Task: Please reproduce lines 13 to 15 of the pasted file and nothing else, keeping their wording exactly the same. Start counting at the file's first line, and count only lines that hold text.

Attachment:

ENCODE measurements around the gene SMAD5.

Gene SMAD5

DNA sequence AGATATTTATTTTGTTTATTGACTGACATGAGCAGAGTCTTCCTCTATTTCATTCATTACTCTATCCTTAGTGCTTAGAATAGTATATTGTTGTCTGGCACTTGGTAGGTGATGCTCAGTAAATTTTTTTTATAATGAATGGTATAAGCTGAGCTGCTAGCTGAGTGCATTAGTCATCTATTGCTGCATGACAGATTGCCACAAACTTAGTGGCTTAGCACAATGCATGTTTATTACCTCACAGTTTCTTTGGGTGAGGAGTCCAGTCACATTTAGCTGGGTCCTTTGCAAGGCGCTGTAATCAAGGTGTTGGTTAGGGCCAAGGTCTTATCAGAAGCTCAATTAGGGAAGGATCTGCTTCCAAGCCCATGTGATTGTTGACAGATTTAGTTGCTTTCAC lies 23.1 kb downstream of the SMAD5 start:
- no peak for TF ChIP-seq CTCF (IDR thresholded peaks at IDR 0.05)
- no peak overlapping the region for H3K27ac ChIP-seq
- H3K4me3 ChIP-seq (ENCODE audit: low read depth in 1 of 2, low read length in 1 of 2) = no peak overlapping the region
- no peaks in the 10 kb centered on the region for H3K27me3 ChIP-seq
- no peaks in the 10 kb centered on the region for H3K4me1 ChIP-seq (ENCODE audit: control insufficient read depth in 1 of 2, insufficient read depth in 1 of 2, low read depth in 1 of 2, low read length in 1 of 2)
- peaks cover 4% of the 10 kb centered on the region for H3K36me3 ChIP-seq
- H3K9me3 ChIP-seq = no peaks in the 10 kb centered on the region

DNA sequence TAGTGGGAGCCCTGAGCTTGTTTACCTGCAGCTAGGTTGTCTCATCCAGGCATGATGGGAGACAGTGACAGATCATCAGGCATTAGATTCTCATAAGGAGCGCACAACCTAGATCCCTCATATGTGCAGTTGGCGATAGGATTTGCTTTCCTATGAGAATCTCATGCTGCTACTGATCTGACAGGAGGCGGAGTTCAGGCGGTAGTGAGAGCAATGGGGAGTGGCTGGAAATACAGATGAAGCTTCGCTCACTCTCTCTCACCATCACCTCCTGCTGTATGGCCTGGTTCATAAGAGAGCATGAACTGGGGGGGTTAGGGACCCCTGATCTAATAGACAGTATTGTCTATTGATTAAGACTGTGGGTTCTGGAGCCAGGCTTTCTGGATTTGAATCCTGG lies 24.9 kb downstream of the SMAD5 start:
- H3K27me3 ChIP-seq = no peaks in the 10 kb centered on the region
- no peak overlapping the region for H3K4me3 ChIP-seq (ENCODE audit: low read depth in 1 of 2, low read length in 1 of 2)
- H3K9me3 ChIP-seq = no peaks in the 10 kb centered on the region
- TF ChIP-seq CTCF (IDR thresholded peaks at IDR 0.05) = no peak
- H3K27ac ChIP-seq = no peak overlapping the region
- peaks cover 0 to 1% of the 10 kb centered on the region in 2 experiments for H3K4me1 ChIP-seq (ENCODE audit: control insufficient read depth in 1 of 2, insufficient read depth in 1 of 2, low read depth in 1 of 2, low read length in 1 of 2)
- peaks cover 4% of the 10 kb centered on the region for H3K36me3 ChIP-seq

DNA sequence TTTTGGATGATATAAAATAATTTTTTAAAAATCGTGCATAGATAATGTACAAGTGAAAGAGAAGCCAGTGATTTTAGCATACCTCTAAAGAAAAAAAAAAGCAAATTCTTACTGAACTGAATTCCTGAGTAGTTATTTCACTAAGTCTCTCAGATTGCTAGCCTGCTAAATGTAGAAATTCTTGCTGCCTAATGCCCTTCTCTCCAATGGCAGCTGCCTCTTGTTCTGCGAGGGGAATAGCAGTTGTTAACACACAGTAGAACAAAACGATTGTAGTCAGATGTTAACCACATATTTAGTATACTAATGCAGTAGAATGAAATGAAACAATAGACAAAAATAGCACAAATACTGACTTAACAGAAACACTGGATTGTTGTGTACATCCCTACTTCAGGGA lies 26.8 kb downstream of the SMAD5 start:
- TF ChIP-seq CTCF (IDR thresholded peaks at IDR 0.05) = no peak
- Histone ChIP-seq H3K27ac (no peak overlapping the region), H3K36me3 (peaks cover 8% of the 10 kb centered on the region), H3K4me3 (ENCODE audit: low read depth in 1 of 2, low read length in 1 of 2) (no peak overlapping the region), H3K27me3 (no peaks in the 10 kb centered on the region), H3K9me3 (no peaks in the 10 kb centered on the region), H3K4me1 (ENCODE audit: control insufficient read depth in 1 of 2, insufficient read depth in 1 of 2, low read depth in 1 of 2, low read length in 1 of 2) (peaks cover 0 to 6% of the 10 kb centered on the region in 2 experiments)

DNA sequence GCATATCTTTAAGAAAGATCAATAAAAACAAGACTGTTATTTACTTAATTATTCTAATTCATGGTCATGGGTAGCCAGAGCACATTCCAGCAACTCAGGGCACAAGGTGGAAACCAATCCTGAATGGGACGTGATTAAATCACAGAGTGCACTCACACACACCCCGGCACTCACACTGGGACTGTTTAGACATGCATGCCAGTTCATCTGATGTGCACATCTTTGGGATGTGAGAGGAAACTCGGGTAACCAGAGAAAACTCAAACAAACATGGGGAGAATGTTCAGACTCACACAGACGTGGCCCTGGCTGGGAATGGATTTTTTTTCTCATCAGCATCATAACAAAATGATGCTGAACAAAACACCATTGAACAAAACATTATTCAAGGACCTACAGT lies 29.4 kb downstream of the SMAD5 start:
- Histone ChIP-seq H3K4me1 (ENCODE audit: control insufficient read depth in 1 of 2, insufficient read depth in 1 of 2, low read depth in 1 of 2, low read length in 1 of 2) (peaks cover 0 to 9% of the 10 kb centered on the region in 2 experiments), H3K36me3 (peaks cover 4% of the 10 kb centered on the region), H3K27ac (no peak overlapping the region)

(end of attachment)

- no peak overlapping the region for H3K4me3 ChIP-seq (ENCODE audit: low read depth in 1 of 2, low read length in 1 of 2)
- H3K9me3 ChIP-seq = no peaks in the 10 kb centered on the region
- TF ChIP-seq CTCF (IDR thresholded peaks at IDR 0.05) = no peak